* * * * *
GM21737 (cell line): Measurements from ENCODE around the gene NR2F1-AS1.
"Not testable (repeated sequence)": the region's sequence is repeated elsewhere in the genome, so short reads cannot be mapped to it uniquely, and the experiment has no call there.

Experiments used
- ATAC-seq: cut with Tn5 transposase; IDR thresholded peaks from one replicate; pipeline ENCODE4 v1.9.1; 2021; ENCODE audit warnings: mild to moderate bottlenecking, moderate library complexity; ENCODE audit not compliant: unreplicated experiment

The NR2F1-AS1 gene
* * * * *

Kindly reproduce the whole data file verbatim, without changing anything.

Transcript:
GM21737 (cell line): Measurements from ENCODE around the gene NR2F1-AS1.
"Not testable (repeated sequence)": the region's sequence is repeated elsewhere in the genome, so short reads cannot be mapped to it uniquely, and the experiment has no call there.

Experiments used
- ATAC-seq: cut with Tn5 transposase; IDR thresholded peaks from one replicate; pipeline ENCODE4 v1.9.1; 2021; ENCODE audit warnings: mild to moderate bottlenecking, moderate library complexity; ENCODE audit not compliant: unreplicated experiment

The NR2F1-AS1 gene